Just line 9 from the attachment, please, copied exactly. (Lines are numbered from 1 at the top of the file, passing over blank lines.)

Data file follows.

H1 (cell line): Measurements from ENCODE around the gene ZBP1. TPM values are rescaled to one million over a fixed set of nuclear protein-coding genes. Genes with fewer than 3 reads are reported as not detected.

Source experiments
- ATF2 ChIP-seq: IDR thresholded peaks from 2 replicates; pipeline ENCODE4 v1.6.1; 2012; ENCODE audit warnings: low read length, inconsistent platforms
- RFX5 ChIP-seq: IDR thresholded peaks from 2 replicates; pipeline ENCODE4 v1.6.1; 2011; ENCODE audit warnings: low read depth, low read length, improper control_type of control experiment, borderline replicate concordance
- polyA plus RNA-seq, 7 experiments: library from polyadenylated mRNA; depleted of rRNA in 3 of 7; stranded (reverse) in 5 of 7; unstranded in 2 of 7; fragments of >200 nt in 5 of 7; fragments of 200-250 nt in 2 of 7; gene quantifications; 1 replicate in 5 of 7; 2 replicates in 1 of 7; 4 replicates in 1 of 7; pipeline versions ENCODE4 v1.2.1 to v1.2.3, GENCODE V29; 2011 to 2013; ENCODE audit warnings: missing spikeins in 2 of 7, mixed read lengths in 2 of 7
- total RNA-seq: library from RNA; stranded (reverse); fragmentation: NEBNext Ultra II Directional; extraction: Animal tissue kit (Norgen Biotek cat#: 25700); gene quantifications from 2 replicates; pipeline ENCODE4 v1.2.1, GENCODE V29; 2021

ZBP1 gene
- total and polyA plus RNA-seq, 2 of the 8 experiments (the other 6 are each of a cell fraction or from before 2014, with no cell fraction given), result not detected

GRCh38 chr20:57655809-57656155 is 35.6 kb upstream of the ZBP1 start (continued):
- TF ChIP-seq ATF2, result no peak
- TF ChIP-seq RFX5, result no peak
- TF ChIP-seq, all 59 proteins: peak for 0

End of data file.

GRCh38 chr20:57655809-57656155 is 35.6 kb upstream of the ZBP1 start (continued):